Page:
Prosthetic Limbs for 50 Poor Bolivian Amputees

by Bolivians Without Disabilities
Prosthetic Limbs for 50 Poor Bolivian Amputees
Prosthetic Limbs for 50 Poor Bolivian Amputees
Prosthetic Limbs for 50 Poor Bolivian Amputees
Prosthetic Limbs for 50 Poor Bolivian Amputees
Prosthetic Limbs for 50 Poor Bolivian Amputees
Prosthetic Limbs for 50 Poor Bolivian Amputees
Prosthetic Limbs for 50 Poor Bolivian Amputees
Prosthetic Limbs for 50 Poor Bolivian Amputees
Prosthetic Limbs for 50 Poor Bolivian Amputees
Prosthetic Limbs for 50 Poor Bolivian Amputees
Prosthetic Limbs for 50 Poor Bolivian Amputees
Prosthetic Limbs for 50 Poor Bolivian Amputees
Prosthetic Limbs for 50 Poor Bolivian Amputees
Prosthetic Limbs for 50 Poor Bolivian Amputees
Prosthetic Limbs for 50 Poor Bolivian Amputees
Prosthetic Limbs for 50 Poor Bolivian Amputees
Prosthetic Limbs for 50 Poor Bolivian Amputees
Prosthetic Limbs for 50 Poor Bolivian Amputees
Prosthetic Limbs for 50 Poor Bolivian Amputees
Prosthetic Limbs for 50 Poor Bolivian Amputees
Prosthetic Limbs for 50 Poor Bolivian Amputees
Prosthetic Limbs for 50 Poor Bolivian Amputees
Jan 19, 2018

Justo Accidentally Slashes Open His Foot

Justo standing on his new prosthetic leg
Justo standing on his new prosthetic leg

 

Our monthly “patient-in-focus” story is about a recent low-income amputee. Justo is now walking again due to the work of our Bolivian partner, and another grant from Bolivians Without disAbilities. Many patients are like Justo – going about their daily lives until tragedy strikes. Here is Justo’s story:

The Accident Happened
“I used to work as a window glazier in a small glass company. I am a very careful worker, but one day I slashed my left foot on a fragment of glass. Unfortunately, I feared that if I left work to visit a doctor that I would risk losing my job. It was possible that someone else who could work the whole day would take it. So I hastily bandaged my foot and continued with my work. But over the course of the next year, the wound did not heal despite my best efforts to clean it and re-dress the bandage regularly.

They Took My Leg
A friend of mine who is a doctor took a look at my foot. He shook his head and explained how badly infected my entire leg was with gangrene. He urged me to go to the hospital because he was convinced that I should get my leg amputated. When I heard this I became severely depressed. Here in Bolivia losing a leg is almost always a sure way to lose your livelihood. I wanted to die rather than lose my leg and my only means to support my wife and children. My family had to convince me to have the surgery.

We didn’t have the money to pay the medical bills from the larger, safer hospitals in the capital so I first went to a cheaper local hospital. After 3 days in this hospital, having not been seen by any doctors and with many of the other patients around me dying, my condition continued to worsen. My wife took me to another hospital and proclaimed, “I don’t care how much it costs, please just save my husband.” In this second hospital, I was seen by doctors who confirmed that I needed an amputation of my left leg since the gangrene was very advanced.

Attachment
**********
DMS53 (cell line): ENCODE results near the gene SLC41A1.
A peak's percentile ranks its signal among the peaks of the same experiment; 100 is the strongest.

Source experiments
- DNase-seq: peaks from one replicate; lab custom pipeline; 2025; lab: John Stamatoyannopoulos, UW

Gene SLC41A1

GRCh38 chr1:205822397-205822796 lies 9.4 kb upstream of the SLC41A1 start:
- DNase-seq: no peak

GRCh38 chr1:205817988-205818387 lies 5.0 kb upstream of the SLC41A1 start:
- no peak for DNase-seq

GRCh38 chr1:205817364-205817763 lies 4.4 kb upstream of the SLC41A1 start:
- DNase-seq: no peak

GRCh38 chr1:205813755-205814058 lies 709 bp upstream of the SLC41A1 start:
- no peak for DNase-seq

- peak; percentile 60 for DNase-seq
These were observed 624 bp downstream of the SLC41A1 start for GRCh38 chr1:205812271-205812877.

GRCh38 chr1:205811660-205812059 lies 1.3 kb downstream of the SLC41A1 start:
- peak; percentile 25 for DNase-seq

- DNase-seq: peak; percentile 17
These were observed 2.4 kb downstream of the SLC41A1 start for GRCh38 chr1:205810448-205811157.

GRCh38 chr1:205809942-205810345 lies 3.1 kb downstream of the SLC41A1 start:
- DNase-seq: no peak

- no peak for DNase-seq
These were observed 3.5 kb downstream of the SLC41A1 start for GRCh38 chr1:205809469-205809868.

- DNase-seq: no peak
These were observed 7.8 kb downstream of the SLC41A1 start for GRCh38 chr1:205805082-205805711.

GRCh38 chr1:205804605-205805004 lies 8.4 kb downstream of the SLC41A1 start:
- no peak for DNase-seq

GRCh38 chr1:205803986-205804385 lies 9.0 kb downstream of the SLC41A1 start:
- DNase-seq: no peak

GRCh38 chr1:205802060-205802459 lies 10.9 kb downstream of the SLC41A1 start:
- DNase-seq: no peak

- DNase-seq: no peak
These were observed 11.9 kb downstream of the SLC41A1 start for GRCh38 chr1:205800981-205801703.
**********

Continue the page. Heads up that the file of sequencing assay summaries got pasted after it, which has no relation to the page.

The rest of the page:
I had to undergo a series of three operations. The first was below the knee. After the surgery it was determined that not all of the infection had been cut off. So I needed a second surgery. And then a third before the doctors were fully satisfied that the infection had been removed. Each time they had cut higher and higher. By the end they had removed my leg to a point above my knee. I thought about killing myself, but I knew that I couldn’t leave my wife and son alone, and so I continued on.

My Life Savings Were Exhausted
After I got out of the hospital everything changed for me and my family. For the first month after my operation, while I was still recovering in hospital, my family and friends would visit me frequently. Friends initially brought gifts of food, however, after a month, this support dwindled and my family and I found ourselves alone. Since I was unable to provide an income to support us our money quickly ran out.

When I was finally healed enough I found another job as a window glazier, but I was unable to undertake the work alone. My wife and young son had to accompany me to work every day. They had to do much of the heavy lifting and ensure that I didn’t fall over or have any other accidents at work. Even though the company was only paying for one person, they didn’t like this arrangement and I was let go again.

I Am Hopeful For My Future
Now that I have received a new prosthetic limb and I can walk again, I plan to find a new job. My young son to return to school. I will pay off my remaining medical bills, and I will support my family again. I am very hopeful for my future.

Thank you.
Justo”

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Bolivians Without Disabilities

Location: Indn Hbr Bch, FL - USA
Website:
Facebook: Facebook Page
Twitter: @Bolivians_Disab
Project Leader:
matthew pepe
Indn Hbr Bch, FL United States

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